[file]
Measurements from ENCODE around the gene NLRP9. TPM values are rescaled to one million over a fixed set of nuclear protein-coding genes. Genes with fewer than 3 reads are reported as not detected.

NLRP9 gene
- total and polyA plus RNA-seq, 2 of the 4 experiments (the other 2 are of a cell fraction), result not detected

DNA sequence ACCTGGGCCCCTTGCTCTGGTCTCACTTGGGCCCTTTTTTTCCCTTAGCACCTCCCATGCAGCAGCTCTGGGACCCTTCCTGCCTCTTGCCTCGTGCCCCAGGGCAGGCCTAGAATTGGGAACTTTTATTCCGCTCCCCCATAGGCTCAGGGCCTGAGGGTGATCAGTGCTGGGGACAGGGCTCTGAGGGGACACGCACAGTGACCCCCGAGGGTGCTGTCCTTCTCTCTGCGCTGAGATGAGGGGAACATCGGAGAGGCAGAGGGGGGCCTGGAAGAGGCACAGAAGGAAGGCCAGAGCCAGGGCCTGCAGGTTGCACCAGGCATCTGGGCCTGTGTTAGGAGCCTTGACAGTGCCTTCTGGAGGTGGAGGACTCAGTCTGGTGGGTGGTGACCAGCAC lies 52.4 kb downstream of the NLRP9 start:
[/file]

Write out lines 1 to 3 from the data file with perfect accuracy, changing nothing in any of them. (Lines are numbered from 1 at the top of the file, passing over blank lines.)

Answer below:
Measurements from ENCODE around the gene NLRP9. TPM values are rescaled to one million over a fixed set of nuclear protein-coding genes. Genes with fewer than 3 reads are reported as not detected.

NLRP9 gene
- total and polyA plus RNA-seq, 2 of the 4 experiments (the other 2 are of a cell fraction), result not detected